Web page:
Monthly Archives: June 2014

Are You Practicing Legally?

My law practice takes me inside a lot of pharmacies. Also, pharmacists have been e-mailing or calling me for years with legal questions. This has increased substantially in volume in the last few years. I put this down to increased pressures at work from larger workloads as well as government and third party oversight. From what I observed, these pharmacists were performing his/her duties to the best of their knowledge, but not quite in compliance with the law. Many times when I spoke up, the reply was, “I didn’t know that” or “I thought my way was correct.” These pharmacists were trying to do the right and legal thing; most often, they were simply unaware of a new or change in the law.
The following is a list of the top ten issues I encountered in that time period. Please remember that this is a general overview and should not be relied upon as specific legal advice for a specific set of circumstances. Also keep in mind that the law changes. Everything mentioned below is subject to change, possibly even before publication.

1. Faxes for controlled substances. These are legal; I just have never seen it done right. The correct way to receive a faxed CS Rx is that the prescriber must fax the Rx using a KY controlled substance blank. The blank must have the word “Faxed” written on it as well as the name of the person sending. The pharmacist must sign.
But I saw numerous faxes on regular paper or prescription forms that did not meet the KY requirements. When these come through, the pharmacist must get a verbal Rx from the prescriber, writing “Confirmed by Sandy, John Smith, RPh” or simply rewriting the Rx onto another blank. But I saw numerous Rxs being filled without any notation that the prescriber had been contacted and I rarely saw a pharmacist signature.
Someone is going to argue that faxing a KY CS blank will bring out the latent “VOID” pattern and most Rxs will be difficult, if not impossible, to read. True. Still, this is the law, until the Board makes changes.
2.At the time of this writing, receiving CS Rxs by e-prescribing is allowed in KY.  Look for a safety verification stamp as part of the Rx.  if it is not there, confirm by telephone with the prescriber and take as a verbal. Watch out! Most e-prescribing programs do not recognize tramadol as a CS, because it is not a CS by any federal standard (yet).  What most pharmacists fail to do here, even if it is legitimately sent, is to sign the e-Rx for a CS.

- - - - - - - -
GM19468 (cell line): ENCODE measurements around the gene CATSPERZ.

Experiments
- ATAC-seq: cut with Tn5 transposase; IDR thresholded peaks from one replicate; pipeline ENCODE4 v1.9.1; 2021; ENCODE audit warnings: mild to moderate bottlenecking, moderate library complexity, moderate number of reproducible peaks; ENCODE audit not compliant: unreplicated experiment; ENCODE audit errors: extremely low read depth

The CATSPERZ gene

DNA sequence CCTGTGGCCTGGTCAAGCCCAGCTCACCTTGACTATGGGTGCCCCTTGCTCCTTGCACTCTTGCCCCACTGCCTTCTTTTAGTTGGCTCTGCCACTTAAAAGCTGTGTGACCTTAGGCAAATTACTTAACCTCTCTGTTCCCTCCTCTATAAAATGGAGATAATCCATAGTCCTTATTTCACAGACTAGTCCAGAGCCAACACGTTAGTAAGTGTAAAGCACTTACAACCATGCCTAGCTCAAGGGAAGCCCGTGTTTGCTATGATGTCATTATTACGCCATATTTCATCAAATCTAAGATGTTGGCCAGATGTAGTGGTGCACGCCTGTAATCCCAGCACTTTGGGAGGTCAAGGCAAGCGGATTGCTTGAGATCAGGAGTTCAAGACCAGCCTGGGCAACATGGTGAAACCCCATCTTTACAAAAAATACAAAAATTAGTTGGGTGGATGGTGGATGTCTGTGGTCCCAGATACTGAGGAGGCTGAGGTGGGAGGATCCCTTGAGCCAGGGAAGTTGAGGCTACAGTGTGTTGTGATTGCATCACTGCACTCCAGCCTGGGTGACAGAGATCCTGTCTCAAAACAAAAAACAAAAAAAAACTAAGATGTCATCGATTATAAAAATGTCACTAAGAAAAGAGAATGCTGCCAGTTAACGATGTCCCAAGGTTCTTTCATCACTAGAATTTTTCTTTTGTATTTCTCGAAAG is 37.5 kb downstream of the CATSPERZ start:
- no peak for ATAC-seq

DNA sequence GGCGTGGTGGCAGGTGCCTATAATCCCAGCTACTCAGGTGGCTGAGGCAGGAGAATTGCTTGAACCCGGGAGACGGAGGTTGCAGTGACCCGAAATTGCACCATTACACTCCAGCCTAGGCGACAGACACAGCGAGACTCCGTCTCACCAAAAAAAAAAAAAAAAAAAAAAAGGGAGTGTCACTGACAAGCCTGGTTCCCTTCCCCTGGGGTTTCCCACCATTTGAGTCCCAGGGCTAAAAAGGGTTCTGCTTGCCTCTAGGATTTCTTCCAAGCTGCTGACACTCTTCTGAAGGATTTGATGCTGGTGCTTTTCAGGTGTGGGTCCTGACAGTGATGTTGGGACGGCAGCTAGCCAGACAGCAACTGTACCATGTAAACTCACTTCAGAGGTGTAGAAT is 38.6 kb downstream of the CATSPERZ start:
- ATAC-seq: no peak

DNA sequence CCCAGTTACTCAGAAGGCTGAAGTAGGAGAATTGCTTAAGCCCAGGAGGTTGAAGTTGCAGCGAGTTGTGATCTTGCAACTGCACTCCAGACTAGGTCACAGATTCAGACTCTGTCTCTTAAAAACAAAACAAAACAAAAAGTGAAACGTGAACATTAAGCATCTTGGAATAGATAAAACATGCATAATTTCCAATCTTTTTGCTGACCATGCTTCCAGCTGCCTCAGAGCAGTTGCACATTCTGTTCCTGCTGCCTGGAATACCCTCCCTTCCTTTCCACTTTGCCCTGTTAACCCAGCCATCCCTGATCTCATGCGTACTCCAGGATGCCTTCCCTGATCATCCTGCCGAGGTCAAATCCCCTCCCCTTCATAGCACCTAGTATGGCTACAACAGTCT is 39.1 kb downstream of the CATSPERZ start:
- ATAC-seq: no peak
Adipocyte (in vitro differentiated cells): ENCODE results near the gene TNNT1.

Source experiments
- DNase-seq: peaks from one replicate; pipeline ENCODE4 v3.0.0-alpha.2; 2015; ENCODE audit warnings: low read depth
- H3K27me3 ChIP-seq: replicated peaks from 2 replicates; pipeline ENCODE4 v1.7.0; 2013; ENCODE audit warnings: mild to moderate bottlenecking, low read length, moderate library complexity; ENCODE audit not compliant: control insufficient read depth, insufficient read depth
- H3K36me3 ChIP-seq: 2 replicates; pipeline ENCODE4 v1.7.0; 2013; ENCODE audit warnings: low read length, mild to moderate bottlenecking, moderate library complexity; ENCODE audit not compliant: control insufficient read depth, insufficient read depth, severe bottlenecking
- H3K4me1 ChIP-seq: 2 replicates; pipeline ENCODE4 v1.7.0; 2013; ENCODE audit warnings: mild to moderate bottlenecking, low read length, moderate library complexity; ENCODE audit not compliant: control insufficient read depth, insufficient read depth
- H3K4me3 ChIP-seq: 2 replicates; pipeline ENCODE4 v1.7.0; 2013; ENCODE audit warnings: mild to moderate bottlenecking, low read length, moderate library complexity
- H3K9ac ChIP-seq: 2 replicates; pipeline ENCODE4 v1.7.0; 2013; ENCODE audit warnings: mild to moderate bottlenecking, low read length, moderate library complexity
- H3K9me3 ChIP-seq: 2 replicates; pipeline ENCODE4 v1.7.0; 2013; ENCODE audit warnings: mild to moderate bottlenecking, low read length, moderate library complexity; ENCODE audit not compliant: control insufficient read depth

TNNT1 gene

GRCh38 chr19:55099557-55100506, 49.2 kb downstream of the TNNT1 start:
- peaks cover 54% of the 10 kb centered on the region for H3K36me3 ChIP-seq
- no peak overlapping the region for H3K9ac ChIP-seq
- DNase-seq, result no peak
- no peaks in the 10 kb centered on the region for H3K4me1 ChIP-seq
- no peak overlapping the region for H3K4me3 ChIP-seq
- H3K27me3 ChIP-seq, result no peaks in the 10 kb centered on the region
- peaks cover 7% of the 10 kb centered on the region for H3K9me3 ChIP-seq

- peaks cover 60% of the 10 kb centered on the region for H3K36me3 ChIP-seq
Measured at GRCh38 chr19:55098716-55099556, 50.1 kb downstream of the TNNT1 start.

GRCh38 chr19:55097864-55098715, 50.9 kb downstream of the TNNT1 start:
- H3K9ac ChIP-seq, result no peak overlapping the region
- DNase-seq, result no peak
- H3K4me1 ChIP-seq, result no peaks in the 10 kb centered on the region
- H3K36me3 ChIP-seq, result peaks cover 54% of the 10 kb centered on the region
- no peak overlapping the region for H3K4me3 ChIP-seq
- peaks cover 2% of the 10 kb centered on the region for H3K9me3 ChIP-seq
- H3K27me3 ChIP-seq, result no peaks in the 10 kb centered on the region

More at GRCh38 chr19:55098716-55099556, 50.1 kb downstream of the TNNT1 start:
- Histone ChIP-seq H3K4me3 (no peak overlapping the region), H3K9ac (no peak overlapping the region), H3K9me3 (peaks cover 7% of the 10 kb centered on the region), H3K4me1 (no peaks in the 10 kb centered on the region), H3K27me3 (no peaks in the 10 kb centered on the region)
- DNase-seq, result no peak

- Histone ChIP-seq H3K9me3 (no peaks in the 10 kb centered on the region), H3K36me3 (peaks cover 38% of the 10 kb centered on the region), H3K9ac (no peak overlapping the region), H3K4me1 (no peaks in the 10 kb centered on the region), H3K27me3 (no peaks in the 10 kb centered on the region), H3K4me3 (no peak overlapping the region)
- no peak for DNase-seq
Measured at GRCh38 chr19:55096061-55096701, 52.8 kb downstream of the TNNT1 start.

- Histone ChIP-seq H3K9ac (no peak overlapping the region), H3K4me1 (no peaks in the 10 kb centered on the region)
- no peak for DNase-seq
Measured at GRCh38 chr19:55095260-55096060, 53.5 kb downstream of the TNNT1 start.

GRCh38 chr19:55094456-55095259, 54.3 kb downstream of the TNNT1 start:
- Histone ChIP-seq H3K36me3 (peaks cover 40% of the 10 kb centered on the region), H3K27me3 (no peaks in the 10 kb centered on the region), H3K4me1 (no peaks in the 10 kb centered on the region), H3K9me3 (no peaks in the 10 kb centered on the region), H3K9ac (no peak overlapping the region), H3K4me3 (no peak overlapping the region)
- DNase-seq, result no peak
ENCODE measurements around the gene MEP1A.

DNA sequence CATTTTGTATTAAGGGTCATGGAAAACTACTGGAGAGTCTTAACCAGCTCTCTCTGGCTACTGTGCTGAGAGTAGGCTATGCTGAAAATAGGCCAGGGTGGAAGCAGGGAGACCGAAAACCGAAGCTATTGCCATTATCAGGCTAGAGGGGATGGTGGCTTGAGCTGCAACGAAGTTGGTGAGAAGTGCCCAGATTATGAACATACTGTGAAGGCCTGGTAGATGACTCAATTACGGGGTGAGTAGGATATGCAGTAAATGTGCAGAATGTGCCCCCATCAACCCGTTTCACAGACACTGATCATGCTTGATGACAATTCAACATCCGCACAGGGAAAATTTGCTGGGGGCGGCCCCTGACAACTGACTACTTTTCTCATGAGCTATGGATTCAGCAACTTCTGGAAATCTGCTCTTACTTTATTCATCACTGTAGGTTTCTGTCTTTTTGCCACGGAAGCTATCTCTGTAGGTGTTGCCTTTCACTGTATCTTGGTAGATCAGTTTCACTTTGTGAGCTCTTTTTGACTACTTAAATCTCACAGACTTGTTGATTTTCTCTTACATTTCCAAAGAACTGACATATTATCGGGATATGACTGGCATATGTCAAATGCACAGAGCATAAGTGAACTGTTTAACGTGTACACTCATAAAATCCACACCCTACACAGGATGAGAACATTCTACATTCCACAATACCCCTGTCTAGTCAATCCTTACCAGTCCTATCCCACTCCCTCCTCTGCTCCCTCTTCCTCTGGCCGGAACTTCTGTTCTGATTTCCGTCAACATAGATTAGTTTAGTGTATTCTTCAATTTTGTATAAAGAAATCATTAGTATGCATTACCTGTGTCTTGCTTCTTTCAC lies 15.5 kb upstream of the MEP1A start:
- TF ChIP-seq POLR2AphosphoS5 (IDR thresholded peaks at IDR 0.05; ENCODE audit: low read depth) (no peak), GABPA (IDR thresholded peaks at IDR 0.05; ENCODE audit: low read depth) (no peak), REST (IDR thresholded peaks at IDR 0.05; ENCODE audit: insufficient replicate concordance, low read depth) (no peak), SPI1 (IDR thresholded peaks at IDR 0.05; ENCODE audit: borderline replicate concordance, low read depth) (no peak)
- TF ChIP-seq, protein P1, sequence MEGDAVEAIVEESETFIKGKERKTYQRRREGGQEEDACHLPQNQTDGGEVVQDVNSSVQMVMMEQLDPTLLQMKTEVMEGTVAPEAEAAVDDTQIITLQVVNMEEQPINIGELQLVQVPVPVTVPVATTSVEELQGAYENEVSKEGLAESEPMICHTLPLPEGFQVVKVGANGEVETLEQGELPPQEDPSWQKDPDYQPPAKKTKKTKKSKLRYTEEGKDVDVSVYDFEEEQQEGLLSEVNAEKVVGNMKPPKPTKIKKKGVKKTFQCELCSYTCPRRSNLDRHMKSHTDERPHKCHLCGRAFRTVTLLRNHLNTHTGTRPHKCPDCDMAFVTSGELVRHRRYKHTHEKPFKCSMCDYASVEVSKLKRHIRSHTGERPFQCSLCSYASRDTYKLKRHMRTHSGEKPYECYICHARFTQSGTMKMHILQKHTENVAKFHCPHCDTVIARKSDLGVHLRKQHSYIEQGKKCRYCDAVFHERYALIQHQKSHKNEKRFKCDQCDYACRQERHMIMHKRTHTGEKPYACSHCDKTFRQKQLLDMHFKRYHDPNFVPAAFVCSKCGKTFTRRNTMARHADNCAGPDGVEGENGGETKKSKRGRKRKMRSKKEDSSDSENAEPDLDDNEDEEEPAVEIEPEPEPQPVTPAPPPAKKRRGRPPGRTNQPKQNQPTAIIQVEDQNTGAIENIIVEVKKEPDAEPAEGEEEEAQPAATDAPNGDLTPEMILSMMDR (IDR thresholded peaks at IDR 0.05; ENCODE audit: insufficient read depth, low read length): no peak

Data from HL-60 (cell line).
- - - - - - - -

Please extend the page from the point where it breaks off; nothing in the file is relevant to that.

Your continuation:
3.APRNs can only write for a 30 day supply of ADD/ADHD drugs if they are associated with a psychiatrist, psych clinic or mental health facility. Otherwise, if the APRN is not so associated, you may fill the prescription but just for a 72 hour supply.

4.Physician Assistants may only practice when in the same facility as their supervising physician. A prescription called in after hours from the PA’s home (I even had one stop by my pharmacy) is of questionable legitimacy. Keep in mind that your liability will go through the roof if the Rx causes harm and it is discovered the PA wrote it when not in proximity to the supervising physician.

5.Going in early and staying late to handle the prescription load? While this is laudable…. Stop. Most malpractice insurance policies will not cover you for errors made when the pharmacy is not open or you are not on the clock. Check your policy before engaging in professional duties outside posted hours. If you call and ask your insurer about this and someone tells you that you are covered, do not take their word for it—get it in writing.

But what if closing time comes and you are in the middle of filling a prescription?  Your malpractice remains in place for “carryover,” work that is begun before closing time and extends a short time after.
6.The minimum BMI for an anorexiant prescription is 27 (25 with associated co-morbidities). Few prescribers seem to know this—I argued with one doc who prescribed for a patient whose BMI was 23.6 (she wanted to lose 5 pounds to fit into her wedding dress, the story from the doctor went!). If you see the patient, you can make a judgment call. But I suggest requiring the prescriber to supply you with the BMI before filling.